10 ASX stocks to buy for the next 10 years: UBS
We all love buying, we don't mind holding, but we all find it difficult to sell. It's not just the fact that we become emotionally attached to our investments, it's also the great "what if" - or as I like to call it, the Deal or No Deal dilemma.
On the TV show, it was a question of "if I deal now, will I be regretting not taking a higher offer later?" or even "I wish I just held out to open my case".
In investing, it's very much a case of "If I sell now, what if it goes up even higher?"
Well, this article isn't about the selling. UBS, Australia's new monarch of equity bullishness, is back with a list to (literally and figuratively) knock your socks off. These are their top 10 stocks to buy, hold in the bottom drawer, and leave there for another 10 years. Plus, I'll share with you their insights as to why they believe the ASX will end up outperforming its global counterparts in this next market cycle.
Now that's a 10 out of 10 reason to keep reading!
Buy Australian (equities)
When you hear foreign media talk about "global" equities, chances are the US comes to mind. After all, the Dow Jones Industrial Average is a legacy index, the NASDAQ is home to the world's most exciting companies, and the S&P 500 often gets quoted as a proxy for retirement funds. Other exotic destinations include the Chinese equity markets (mainland and Hong Kong) as well as the Eurozone (through the Stoxx 600).
How often do you see Australia quoted? Probably not all that often. But UBS says that may very well be about to change.
"We believe foreign investor apathy towards Australia is set to dissipate," strategist Richard Schellbach wrote in a note.
In the near term, the reasons are obvious.
"Near-term Australian strength is a product of the commodity inflation complex and a resilient consumer," Schellbach noted. But in the long term, there are four even more positive reasons to get excited.
Four big reasons to get excited - and the charts to go with it
- Australia's population growth (organic and migration):
Australia's population growth is a subject of constant debate among economists. In last week's Federal Budget, Treasury forecasts revealed it expects migration to return to pre-COVID levels by the end of the next financial year.
That has real implications for the labour force, economic growth, and of course, solving the politically important skills shortage.
But what does it all mean for stocks?
"A fast-growing population
means that the customer base to which Aussie companies are selling is constantly expanding. This
materially impacts medium-term earnings prospects for stocks, particularly so for the retail and housing sectors," Schellbach wrote.
- Australia's business structure supports high margins
Since our country is far away (geographically speaking) from everywhere else, new international entrants may be deterred from setting up their business on our shores. That, in Schellbach's view, is good news for corporate margins.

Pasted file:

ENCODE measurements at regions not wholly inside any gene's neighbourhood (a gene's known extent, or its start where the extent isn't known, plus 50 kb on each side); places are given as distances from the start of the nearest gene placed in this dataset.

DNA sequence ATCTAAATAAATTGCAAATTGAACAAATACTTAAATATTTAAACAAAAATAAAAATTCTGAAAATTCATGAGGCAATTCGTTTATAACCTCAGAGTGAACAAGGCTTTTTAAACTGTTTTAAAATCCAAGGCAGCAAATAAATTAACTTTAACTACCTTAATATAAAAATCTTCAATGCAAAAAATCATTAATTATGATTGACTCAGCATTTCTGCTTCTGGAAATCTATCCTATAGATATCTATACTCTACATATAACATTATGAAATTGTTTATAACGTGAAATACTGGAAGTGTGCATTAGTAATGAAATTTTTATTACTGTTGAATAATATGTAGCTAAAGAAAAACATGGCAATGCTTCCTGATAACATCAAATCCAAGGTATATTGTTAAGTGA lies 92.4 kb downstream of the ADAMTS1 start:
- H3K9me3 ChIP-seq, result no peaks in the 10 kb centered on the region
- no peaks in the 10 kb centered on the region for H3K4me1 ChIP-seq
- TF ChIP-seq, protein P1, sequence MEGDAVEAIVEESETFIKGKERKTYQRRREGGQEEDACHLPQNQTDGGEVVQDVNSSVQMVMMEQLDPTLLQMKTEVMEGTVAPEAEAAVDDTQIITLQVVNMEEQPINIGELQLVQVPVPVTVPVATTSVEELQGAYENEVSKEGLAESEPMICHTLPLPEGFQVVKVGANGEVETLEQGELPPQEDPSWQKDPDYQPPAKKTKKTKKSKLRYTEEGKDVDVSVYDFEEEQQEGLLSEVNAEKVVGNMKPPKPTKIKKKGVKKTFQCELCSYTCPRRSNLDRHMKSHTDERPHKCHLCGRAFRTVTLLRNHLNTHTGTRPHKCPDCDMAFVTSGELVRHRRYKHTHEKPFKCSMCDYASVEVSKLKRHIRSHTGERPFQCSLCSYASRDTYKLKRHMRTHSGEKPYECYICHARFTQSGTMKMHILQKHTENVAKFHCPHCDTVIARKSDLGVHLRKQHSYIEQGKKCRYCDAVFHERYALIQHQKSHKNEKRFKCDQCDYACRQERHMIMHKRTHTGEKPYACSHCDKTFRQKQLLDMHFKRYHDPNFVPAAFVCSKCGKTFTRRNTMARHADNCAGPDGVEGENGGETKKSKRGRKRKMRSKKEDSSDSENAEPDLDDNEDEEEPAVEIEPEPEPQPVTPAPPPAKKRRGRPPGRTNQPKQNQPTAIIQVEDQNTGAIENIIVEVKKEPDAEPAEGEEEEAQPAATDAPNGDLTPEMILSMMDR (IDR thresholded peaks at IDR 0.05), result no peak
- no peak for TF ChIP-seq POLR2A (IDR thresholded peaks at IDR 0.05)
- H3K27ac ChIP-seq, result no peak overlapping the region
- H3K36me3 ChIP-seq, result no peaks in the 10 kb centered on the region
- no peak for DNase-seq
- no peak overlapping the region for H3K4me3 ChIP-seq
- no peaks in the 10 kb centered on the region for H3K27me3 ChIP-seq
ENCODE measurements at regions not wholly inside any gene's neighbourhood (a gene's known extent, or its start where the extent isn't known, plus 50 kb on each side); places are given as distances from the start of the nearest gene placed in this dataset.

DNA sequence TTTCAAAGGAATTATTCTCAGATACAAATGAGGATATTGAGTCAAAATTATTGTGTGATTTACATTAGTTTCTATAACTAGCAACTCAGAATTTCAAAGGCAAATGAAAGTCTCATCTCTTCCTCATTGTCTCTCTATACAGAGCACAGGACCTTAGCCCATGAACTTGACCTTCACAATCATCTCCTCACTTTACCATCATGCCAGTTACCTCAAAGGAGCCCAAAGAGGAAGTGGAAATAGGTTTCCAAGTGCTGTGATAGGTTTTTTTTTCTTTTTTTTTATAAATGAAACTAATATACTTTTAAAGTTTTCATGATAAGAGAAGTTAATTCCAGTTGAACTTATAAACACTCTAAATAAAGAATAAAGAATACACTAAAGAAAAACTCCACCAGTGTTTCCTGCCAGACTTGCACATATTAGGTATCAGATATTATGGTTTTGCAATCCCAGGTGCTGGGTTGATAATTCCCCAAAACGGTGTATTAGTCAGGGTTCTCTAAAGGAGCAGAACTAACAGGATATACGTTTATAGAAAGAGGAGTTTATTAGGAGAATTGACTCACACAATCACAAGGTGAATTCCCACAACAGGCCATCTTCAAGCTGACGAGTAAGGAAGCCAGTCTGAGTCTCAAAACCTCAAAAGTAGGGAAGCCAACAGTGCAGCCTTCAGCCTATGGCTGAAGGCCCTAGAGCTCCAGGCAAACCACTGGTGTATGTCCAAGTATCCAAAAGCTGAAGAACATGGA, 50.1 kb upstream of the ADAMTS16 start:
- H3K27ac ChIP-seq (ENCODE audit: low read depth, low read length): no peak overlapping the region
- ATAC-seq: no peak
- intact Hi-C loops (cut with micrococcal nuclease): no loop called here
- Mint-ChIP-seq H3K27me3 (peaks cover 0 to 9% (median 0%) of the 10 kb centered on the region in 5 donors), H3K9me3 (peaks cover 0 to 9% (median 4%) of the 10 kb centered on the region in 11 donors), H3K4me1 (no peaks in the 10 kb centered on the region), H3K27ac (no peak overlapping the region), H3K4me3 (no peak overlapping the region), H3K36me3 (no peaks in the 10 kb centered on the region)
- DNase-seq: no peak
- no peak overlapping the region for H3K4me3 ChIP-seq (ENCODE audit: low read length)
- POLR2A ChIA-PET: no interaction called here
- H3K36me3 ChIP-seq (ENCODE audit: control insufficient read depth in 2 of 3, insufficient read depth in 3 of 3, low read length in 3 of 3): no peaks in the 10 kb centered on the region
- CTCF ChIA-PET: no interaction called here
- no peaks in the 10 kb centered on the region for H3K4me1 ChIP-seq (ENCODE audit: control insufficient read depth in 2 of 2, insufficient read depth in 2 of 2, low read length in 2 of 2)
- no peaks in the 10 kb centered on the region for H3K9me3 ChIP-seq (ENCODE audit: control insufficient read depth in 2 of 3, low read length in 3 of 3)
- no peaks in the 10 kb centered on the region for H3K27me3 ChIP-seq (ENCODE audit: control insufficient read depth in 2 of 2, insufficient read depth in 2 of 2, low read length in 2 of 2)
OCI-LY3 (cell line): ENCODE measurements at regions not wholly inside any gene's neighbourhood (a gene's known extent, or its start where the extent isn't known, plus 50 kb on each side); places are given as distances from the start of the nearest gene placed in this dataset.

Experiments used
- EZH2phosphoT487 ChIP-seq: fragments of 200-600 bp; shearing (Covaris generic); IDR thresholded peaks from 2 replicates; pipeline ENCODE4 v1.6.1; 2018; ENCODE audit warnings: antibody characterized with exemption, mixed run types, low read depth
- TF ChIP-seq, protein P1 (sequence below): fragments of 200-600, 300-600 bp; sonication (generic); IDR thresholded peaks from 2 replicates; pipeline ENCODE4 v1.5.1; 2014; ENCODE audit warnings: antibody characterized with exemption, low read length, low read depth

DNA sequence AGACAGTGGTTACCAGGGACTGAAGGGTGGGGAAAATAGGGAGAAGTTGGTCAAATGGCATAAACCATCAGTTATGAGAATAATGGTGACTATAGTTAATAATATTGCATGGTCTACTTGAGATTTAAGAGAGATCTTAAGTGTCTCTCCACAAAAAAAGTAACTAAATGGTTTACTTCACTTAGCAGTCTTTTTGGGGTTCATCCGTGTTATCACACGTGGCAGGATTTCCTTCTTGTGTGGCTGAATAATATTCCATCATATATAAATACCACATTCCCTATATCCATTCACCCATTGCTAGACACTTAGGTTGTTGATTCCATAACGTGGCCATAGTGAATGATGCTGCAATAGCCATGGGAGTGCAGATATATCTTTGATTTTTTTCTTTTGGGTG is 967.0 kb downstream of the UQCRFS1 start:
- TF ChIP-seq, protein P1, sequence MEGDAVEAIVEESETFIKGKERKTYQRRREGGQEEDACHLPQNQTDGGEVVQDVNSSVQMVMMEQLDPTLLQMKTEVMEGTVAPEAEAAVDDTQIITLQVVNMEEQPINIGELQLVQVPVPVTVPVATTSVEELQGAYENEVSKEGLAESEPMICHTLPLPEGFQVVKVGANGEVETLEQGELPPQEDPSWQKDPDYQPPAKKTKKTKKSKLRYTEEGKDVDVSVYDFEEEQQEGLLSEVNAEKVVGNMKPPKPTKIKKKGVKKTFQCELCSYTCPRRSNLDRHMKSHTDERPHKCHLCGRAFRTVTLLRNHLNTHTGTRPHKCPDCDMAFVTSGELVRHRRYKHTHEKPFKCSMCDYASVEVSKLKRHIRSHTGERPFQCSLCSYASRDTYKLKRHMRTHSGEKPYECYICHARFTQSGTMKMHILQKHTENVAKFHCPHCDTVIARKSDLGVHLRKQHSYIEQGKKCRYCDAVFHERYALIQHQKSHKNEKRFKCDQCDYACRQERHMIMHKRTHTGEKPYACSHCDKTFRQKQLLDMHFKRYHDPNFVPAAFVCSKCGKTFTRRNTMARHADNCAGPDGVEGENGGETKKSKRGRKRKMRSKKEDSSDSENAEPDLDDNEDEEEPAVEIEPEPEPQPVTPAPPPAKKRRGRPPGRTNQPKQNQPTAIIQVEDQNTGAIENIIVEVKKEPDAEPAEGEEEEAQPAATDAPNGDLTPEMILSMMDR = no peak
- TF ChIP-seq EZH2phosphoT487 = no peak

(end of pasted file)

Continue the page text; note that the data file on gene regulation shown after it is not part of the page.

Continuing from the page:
According to CommSec, this past August reporting season saw profits increase for the ASX 200 by an average of 41.8%. And as the next chart shows, corporate Australia is showing itself to be the definition of earnings resilience.
- And speaking of margins, how about those dividends?
Much like Sonny and Cher or Donny and Marie, we can't talk about profits without mentioning dividends. Australian dividend yields are some of the highest paying in the world, and everyone loves them. On a per annum basis, Australian equities tend to pay out more in dividends than our global or regional counterparts.
And the best news of all? We're back at levels not seen since 2015 (bar the immediate period pre-COVID), as Alastair MacLeod of Wheelhouse Partners discovered recently.
- And we're our own economic beast
As has been explained to me a time or six since the Federal Budget, Australia is in an enviable position. We have what the world wants and are exporting what the world needs, as HSBC's Paul Bloxham so eloquently put it. In turn, Schellbach explains this extends to the balance sheets of our biggest companies.
"We believe that this level of
detachment is a product of the tendency of ASX non-resource businesses to be very domestic focussed
in their customer base. In the lower growth world which we are entering, this may not be a bad thing," Schellbach explains.
And as this MarketIndex chart shows, we've come a long way in proving that very fact since 2008.
Give me the 10 stocks already!
Quality and non-cyclical are the themes that stand out in this list. And now, without further ado, the 10 bottom-drawer stocks you came for.
- BHP (ASX: BHP)
- Commonwealth Bank (ASX: CBA)
- IDP Education (ASX: IEL)
- REA Group (ASX: REA)
- Suncorp (ASX: SUN)
- Transurban (ASX: TCL)
- The Lottery Corporation (ASX: TLC)
- Wesfarmers (ASX: WES)
- Worley (ASX: WOR)
- Wisetech (ASX: WTC)
As Lazard Asset Management's Matthew Landy once told me, invest in what won't change over the next 10 years. I think this list makes a pretty good case for that very thesis.
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Hans is part of Livewire's content team. He is the moderator and creator of Signal or Noise. He also writes the LW-MI Morning Wrap on Tuesdays and Thursdays.
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